Desiccant Compressed Air Dryers


Desiccants are substances that attract and hold water very well. When you purchase a product that could be damaged by the presence of water you often find a little envelope full of what looks like small beads packed inside the box. This is desiccant. Two types are commonly used: activated alumina and silica gel. Unlike the salt tablets used in the deliquescent dryer, these desiccants don’t dissolve when they absorb water. They fill up with as much water as they can hold and maintain their shape. Once they’re full they need to be replaced or be regenerated (have the water removed). Some desiccants are treated with chemical indicators to change color when regeneration or replacement is needed.

Another name commonly used for desiccant dryers is “Twin Tower” dryers. This is because each dryer consists of two towers filled with desiccant, with each tower being capable of handling the rated flow capacity of the dryer. While one tower is drying compressed air, the other is being regenerated.

Desiccant dryers are used primarily where very low dew points are required. The most common ratings are at pressure dew points of –40°F and -100°F. Depending on size, their initial purchase cost can be less than or more than a refrigerated dryer. Operating cost is a more serious consideration with desiccant dryers. You don’t want to use them unless you really need the low dew point.

Operating cost of these dryers varies with the method used to remove water from (regenerate) the desiccant. This process is referred to as “purging” and the three most common methods used are (1) Heatless purge, (2) Heated purge and (3) Blower purge. What all three methods have in common is that air is used to dry out the desiccant and carry the moisture to atmosphere.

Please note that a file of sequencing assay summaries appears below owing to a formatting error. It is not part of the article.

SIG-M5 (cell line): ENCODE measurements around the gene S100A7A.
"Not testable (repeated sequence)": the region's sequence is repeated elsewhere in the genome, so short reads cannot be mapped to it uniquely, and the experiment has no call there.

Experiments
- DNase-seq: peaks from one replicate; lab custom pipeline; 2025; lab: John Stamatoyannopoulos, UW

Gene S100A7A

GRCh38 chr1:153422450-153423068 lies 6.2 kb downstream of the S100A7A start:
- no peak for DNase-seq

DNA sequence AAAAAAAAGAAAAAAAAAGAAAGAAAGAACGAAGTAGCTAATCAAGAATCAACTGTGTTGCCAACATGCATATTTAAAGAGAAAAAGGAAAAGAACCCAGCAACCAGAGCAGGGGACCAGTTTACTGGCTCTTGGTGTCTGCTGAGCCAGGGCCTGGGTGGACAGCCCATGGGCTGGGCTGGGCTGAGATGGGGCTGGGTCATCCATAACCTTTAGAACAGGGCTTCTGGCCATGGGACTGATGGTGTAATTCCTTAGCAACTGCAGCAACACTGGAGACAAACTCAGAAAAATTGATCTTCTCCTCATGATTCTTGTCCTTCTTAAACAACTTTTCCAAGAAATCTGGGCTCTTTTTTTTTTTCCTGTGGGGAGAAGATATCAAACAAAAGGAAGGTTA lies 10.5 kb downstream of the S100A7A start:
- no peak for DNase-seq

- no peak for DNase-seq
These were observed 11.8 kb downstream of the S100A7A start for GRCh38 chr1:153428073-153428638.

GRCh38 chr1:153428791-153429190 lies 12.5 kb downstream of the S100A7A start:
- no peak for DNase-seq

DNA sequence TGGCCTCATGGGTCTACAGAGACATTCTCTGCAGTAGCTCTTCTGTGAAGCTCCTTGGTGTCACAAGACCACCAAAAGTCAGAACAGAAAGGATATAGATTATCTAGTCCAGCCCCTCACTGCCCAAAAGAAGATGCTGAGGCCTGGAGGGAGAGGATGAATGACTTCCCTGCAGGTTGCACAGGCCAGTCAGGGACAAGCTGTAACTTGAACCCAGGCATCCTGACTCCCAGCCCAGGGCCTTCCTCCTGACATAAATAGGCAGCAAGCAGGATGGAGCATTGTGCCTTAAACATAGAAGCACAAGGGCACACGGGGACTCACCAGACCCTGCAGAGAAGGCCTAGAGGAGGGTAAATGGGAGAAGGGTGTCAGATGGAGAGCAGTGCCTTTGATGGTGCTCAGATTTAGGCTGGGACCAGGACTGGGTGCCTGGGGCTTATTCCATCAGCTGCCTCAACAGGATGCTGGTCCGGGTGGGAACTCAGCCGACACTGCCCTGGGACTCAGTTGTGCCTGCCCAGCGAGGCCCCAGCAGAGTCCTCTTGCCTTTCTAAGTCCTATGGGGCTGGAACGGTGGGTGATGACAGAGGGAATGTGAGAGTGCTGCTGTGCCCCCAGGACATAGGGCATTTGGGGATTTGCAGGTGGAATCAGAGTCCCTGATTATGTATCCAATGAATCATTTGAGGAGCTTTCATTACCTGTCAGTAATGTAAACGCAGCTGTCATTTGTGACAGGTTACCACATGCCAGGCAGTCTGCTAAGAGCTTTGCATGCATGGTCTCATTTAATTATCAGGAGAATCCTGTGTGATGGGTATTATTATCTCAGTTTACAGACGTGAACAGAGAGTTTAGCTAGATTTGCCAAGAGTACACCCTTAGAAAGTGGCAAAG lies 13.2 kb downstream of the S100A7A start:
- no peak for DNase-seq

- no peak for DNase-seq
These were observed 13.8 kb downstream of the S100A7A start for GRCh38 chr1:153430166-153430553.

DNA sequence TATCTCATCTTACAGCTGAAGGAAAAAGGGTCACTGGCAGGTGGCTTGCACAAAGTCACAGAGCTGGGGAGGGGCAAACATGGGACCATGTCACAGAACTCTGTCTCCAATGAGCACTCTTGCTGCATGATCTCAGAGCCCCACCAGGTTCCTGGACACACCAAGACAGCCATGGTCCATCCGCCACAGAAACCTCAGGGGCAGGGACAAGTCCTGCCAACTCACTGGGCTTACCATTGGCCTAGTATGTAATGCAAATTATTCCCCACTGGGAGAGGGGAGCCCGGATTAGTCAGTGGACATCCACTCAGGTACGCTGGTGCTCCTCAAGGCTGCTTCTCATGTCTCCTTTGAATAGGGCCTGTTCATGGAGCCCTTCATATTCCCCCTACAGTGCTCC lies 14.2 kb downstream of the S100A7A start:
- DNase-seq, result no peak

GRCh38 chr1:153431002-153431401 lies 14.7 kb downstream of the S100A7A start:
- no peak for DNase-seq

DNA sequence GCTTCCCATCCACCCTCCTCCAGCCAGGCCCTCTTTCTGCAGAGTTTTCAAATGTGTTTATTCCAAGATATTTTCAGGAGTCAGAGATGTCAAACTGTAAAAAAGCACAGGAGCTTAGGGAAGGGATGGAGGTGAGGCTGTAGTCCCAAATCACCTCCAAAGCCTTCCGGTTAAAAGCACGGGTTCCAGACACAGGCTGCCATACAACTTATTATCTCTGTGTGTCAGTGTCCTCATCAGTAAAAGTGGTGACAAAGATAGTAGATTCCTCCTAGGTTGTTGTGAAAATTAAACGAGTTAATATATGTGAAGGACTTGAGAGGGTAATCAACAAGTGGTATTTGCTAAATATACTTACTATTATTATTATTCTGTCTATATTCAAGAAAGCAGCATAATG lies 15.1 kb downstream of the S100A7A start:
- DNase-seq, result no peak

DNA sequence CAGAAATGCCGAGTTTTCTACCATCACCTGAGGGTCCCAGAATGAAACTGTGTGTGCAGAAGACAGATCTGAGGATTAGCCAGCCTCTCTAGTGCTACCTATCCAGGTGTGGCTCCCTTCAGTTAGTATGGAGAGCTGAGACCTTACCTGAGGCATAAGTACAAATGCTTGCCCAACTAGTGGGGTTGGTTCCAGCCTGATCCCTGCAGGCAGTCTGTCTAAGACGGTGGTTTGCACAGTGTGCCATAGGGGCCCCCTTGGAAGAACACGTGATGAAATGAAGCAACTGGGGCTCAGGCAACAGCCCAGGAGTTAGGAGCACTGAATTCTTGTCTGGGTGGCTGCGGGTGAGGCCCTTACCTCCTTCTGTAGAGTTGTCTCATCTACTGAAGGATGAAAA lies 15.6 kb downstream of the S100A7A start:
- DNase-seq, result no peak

Heatless Regenerative Desiccant Air Dryers

Heatless regenerative desiccant compressed air dryers take a portion (about 15%) of the dry compressed air leaving the dryer and pass it through the desiccant of the tower that is being regenerated to absorb the moisture from the desiccant and carry it out of the dryer.

A dryer of this type that is rated for 500 CFM will use about 100 CFM for purge. 100 CFM is the output of a 25 hp air compressor. A comparably sized refrigerated air dryer would use a total of about 5 hp. There are optional controls available to make these dryers more energy-efficient.

  • Dew Point: up to -100°F
  • CFM Range: 3-5400

Manually Regenerated Single Tower Desiccant Air Dryers

Manually regenerated desiccant air dryers are most commonly used for intermittent low-flow applications. They are basically a filter that has been filled with desiccant instead of a filter element. The life of the desiccant is expressed in how many cubic feet of compressed air it can process before requiring regeneration.Dew points as low as –40°F are obtainable, but the actual dew point rises as the desiccant adsorbs more and more moisture. When the desiccant has removed a fixed quantity of moisture from the compressed air passing through it, the desiccant must be either replaced or regenerated by baking off the adsorbed moisture in an oven. Many of the desiccants used in manually regenerated dryers are treated a color change chemical that will provide a visual indication as to when the desiccant must be changed or regenerated.